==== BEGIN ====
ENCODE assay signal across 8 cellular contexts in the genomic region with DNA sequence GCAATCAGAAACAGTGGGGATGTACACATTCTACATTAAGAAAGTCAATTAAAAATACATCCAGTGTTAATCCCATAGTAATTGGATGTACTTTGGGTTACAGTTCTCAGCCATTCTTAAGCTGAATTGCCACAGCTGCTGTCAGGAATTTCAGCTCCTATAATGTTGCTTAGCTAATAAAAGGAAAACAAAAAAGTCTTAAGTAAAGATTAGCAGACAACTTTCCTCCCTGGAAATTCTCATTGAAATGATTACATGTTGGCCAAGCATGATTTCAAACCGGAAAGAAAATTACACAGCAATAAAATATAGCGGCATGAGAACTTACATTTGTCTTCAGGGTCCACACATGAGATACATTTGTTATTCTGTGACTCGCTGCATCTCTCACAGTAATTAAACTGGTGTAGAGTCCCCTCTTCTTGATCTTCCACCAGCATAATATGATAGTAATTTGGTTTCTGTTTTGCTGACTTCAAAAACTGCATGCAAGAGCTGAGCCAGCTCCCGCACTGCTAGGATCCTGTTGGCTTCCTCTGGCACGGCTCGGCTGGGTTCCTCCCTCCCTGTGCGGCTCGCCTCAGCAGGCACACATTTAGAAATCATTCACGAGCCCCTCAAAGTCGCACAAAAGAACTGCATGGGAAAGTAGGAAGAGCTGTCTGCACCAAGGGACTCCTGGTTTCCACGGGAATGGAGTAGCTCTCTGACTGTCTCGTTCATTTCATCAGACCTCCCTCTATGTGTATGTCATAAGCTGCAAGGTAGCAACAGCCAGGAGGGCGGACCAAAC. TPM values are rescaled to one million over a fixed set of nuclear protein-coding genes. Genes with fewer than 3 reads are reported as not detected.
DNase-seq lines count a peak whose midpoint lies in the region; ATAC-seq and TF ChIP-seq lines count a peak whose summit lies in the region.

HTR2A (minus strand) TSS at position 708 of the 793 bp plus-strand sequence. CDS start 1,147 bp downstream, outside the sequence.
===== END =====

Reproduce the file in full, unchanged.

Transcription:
ENCODE assay signal across 8 cellular contexts in the genomic region with DNA sequence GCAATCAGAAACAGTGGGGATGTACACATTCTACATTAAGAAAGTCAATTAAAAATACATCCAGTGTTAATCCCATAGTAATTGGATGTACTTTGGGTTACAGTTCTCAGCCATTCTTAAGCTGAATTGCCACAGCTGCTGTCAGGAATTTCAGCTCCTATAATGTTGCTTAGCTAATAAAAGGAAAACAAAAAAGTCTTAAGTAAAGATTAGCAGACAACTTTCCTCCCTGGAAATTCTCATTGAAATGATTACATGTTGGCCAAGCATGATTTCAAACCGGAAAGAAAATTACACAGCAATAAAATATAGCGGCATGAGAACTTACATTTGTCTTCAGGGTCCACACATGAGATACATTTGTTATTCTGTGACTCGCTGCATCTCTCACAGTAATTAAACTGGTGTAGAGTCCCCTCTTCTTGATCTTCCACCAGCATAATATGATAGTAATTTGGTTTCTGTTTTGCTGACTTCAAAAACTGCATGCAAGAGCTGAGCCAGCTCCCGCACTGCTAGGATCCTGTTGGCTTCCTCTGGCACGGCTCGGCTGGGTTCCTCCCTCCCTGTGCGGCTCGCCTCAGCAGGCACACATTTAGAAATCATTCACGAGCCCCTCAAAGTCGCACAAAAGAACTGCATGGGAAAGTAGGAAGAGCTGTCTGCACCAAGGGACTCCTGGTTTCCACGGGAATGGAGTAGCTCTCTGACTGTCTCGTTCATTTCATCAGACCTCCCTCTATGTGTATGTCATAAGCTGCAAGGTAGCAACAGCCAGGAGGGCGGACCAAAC. TPM values are rescaled to one million over a fixed set of nuclear protein-coding genes. Genes with fewer than 3 reads are reported as not detected.
DNase-seq lines count a peak whose midpoint lies in the region; ATAC-seq and TF ChIP-seq lines count a peak whose summit lies in the region.

HTR2A (minus strand) TSS at position 708 of the 793 bp plus-strand sequence. CDS start 1,147 bp downstream, outside the sequence.